The sophomore album from Katy Perry does everything the singles promise it to. It pops, and it pops big. “California Gurls” was far from what I expected when I heard about new Katy Perry. Something about that particular chord progression (think Ke$ha's “Tik Tok,” Kylie's “Love At First Sight,” and Madonna's “Get Together”) really draws me in. Perhaps the rest of the world feels the same way, which would explain how “California Gurls” became such a massive hit. The track was electronic and effervescent, proving that there is plenty of room in the pop world for Perry, Ke$ha, Gaga, and all of those other wacky female artists. The video showed a more (if possible) polished Perry, playing as a character in a perverse and twisted candy land where gummy bears have attitudes and whipped cream canister bras are the solutions to all wars. The follow up single, “Teenage Dream,” is another slice of pop perfection. This track centers around love and feeling good, feelings most of us have felt, with a guitar-based pop production that is instantly familiar and welcome. Both tracks feel somehow like sequels of the singles from One of the Boys, but at the same time a progression. Which means that, within the first two singles from Teenage Dream, Katy Perry has already done what she set out to do: create a sophomore album that doesn't stray too far from what made fans love her in the first place.
I want to give Perry credit, and at the same time I don't want to. She is as much a gear in the pop machine as much as her writers and producers are, as much as Britney and her team is. Point in fact is the inclusion of Snoop Dogg in “California Gurls.” That track is stellar without him, doesn't require him to be entertaining, and in some places the non-rap version is heard on the radio instead. How much involvement did Perry really have in including Snoop in the mix? In defense of the choice to use Snoop, he fits well with the electronic genre as witnessed in his work with Robyn. What sets Perry apart is that she is a risque, raven-haired beauty that seems All-American and yet what parents don't want their daughters to be. With equal candor she sings about realizing your self worth (“Firework”) with swirls of symphonic melody, and then in the next moment pleads with a man to unveil his “Peacock” to the beat of bleacher stomps and handclaps. This can definitely be an intentional move on Perry's part, or part of a sales plan created by a manager or specialist to make Perry more marketable to varying demographics. Regardless of whose actual initiative it was, the results are above average. The same cannot be said of the contrast between “Last Friday Night (T.G.I.F.),” which could be considered “Waking Up In Vegas” in it's lyrical recounting of events she didn't remember, and “Circle The Drain.” “Circle The Drain” is a rather dark and poignant song describing her attempts to urge her man to give up drugs and focus on their relationship.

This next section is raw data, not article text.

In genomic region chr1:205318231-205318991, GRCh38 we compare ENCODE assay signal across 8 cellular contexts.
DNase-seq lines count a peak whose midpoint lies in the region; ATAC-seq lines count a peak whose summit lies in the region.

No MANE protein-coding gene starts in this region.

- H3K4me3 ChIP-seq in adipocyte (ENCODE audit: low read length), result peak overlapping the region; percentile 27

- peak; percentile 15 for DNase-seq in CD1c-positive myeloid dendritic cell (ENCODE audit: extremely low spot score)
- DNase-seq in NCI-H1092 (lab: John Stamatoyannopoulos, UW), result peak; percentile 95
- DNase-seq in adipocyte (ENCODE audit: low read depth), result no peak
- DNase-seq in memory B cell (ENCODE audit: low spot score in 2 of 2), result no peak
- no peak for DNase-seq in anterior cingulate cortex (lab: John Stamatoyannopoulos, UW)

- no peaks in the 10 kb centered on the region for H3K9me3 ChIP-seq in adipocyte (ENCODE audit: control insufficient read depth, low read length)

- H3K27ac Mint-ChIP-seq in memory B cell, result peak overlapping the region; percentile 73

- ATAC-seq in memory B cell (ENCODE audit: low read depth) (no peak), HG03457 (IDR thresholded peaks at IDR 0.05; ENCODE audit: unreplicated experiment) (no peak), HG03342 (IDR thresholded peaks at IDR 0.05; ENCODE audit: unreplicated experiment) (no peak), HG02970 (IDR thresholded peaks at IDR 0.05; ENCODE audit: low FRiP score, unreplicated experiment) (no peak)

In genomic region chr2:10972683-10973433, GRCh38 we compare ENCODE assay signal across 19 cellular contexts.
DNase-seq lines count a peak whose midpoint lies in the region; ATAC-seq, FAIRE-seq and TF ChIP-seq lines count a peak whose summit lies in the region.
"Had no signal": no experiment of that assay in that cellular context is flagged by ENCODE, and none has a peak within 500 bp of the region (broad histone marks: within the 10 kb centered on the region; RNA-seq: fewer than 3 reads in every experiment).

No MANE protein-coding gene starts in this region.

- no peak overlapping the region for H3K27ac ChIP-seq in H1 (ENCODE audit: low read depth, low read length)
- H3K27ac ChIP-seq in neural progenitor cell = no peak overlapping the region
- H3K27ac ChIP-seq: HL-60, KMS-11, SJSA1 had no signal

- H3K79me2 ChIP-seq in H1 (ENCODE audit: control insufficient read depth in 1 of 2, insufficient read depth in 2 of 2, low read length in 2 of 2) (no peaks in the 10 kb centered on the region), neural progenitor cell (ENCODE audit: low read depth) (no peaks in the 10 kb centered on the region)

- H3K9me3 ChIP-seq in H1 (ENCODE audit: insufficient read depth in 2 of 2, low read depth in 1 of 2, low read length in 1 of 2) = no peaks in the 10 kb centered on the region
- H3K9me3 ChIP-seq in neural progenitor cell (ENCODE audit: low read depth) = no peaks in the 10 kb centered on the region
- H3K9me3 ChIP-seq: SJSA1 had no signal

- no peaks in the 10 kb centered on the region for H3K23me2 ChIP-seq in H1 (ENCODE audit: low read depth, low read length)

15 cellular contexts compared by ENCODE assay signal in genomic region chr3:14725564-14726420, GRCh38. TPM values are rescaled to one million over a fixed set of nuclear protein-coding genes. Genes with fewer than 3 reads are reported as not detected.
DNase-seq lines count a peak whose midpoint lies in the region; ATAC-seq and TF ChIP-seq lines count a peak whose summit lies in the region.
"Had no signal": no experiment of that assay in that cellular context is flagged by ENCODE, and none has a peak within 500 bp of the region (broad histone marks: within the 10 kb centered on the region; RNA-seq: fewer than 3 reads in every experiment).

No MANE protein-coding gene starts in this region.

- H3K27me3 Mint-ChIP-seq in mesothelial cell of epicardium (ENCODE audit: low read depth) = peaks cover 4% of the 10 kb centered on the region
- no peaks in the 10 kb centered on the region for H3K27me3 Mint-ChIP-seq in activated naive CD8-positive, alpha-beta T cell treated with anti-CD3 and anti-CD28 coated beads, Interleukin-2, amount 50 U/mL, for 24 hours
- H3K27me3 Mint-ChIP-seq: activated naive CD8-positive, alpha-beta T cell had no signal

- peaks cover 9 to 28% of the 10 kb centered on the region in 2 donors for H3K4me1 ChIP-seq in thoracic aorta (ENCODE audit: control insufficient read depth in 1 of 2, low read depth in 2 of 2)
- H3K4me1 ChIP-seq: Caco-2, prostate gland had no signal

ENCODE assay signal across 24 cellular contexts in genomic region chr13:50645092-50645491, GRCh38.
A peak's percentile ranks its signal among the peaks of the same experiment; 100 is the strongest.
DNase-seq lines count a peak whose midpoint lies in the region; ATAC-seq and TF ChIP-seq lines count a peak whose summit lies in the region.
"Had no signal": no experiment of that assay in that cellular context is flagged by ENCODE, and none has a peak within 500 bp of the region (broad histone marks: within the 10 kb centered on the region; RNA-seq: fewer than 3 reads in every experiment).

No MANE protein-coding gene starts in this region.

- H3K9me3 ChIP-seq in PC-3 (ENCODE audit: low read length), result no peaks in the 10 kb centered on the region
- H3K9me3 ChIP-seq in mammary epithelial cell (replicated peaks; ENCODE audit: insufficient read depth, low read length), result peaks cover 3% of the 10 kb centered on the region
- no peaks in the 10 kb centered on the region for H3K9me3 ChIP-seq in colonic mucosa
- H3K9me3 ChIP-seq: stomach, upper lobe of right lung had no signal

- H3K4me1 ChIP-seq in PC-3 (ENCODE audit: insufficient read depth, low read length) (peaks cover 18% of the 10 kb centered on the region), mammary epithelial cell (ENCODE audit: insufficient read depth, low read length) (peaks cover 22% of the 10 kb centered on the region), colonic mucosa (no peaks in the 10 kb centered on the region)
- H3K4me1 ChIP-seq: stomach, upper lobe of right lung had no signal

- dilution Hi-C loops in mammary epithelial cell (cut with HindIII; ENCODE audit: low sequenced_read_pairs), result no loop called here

“Last Friday Night” comes across as cheeky and non-committal, while “Circle The Drain” is aggressive and harsh, and her conviction in the latter track overwhelms just about any other track on Teenage Dream.
Most of Teenage Dream is aimed at making you feel good. The album isn't really intended to be serious, nor is it intended to be taken that way. Katy just wants you to have fun. So when the production on most of the tracks is similar to the mainstream dance/pop environment, it is a calculated move to tap into what will allow Perry to sell more. The one downside to this move is that the album begins to get stale about two-thirds of the way in. “The One That Got Away” truly sounds like a more boring version of “Teenage Dream.” The production is a little more tedious, the lyrics are a little more forgettable. And by the point “E.T.” comes on, it is hard to really pay attention to it. Which is sad because “E.T.” is a deliciously dark slice of electronica that deserves to be heard. But sandwiched between “The One That Got Away” and the truly dull “Who Am I Living For,” it is easier to skip by all three. Even “Hummingbird Heartbeat,” which sounds like an 80s hair metal anthem (including the easy-to-sing chorus), sadly falls a bit short of the mark. It is fun but doesn't scream “Replay me over and over!” “Pearl” is a curious track that requires more than one listen to appreciate. Perry's performance is a bit heavy for the light and ponderous production, but you may find yourself singing along if the first listen doesn't put you off entirely.
This is until you are walloped with the beauty of “Not Like The
Movies.” This is the type of pensive piano ballad you'd expect from
Terra Naomi or Charlotte Martin, not from the hyper-charged Katy
Perry. In the track, Perry laments that reality doesn't match what she
sees in films, and it is possibly the most moving track she has put
out on any album. The song grows in insistency, going from simple
piano to a full orchestra. “Not Like The Movies” is perfectly planted
on the album, even if everything between it and “Circle the Drain”
wasn't intended to be less than stellar, it really re-captivates you.
Some versions of Teenage Dream come with additional remixes.
Definitely keep your eyes peeled for them because they are interesting
takes on the original material. The copy I received contains a Passion
Pit remix of “California Gurls” which played like an electro/freestyle
parody of itself. Contained also is a Kaskade mix of “Teenage Dream”
which pretty much does as would be expected. Kaskade typically adds an
anthemic edge to tracks he remixes, giving them a heavy dose of bass
and beats and this holds true for “Teenage Dream.”